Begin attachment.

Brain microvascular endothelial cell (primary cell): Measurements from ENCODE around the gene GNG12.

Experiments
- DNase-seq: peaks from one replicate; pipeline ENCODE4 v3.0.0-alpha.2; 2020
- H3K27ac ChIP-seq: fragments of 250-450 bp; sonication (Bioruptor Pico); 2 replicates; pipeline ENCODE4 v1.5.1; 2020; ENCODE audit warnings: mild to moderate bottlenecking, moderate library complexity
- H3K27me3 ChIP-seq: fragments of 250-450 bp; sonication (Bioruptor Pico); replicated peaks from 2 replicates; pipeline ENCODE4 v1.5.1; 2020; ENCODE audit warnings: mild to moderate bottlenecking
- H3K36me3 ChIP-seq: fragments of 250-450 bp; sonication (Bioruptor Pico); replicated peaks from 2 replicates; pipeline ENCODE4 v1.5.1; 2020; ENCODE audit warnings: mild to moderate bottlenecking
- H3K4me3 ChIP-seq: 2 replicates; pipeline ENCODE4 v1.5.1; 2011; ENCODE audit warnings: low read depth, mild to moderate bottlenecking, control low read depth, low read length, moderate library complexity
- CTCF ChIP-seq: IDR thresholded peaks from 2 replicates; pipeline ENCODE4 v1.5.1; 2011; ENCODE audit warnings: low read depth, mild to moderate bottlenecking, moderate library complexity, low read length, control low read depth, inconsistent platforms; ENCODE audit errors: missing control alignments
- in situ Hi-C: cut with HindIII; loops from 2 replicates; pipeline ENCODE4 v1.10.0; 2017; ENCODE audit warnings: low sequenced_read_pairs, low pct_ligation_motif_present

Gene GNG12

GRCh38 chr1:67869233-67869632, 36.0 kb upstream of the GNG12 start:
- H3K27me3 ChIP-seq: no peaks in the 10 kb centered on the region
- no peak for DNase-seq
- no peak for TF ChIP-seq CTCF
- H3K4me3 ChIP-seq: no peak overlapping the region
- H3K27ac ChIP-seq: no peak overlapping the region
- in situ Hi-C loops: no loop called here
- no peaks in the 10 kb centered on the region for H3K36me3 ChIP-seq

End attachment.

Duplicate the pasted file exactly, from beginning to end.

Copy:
Brain microvascular endothelial cell (primary cell): Measurements from ENCODE around the gene GNG12.

Experiments
- DNase-seq: peaks from one replicate; pipeline ENCODE4 v3.0.0-alpha.2; 2020
- H3K27ac ChIP-seq: fragments of 250-450 bp; sonication (Bioruptor Pico); 2 replicates; pipeline ENCODE4 v1.5.1; 2020; ENCODE audit warnings: mild to moderate bottlenecking, moderate library complexity
- H3K27me3 ChIP-seq: fragments of 250-450 bp; sonication (Bioruptor Pico); replicated peaks from 2 replicates; pipeline ENCODE4 v1.5.1; 2020; ENCODE audit warnings: mild to moderate bottlenecking
- H3K36me3 ChIP-seq: fragments of 250-450 bp; sonication (Bioruptor Pico); replicated peaks from 2 replicates; pipeline ENCODE4 v1.5.1; 2020; ENCODE audit warnings: mild to moderate bottlenecking
- H3K4me3 ChIP-seq: 2 replicates; pipeline ENCODE4 v1.5.1; 2011; ENCODE audit warnings: low read depth, mild to moderate bottlenecking, control low read depth, low read length, moderate library complexity
- CTCF ChIP-seq: IDR thresholded peaks from 2 replicates; pipeline ENCODE4 v1.5.1; 2011; ENCODE audit warnings: low read depth, mild to moderate bottlenecking, moderate library complexity, low read length, control low read depth, inconsistent platforms; ENCODE audit errors: missing control alignments
- in situ Hi-C: cut with HindIII; loops from 2 replicates; pipeline ENCODE4 v1.10.0; 2017; ENCODE audit warnings: low sequenced_read_pairs, low pct_ligation_motif_present

Gene GNG12

GRCh38 chr1:67869233-67869632, 36.0 kb upstream of the GNG12 start:
- H3K27me3 ChIP-seq: no peaks in the 10 kb centered on the region
- no peak for DNase-seq
- no peak for TF ChIP-seq CTCF
- H3K4me3 ChIP-seq: no peak overlapping the region
- H3K27ac ChIP-seq: no peak overlapping the region
- in situ Hi-C loops: no loop called here
- no peaks in the 10 kb centered on the region for H3K36me3 ChIP-seq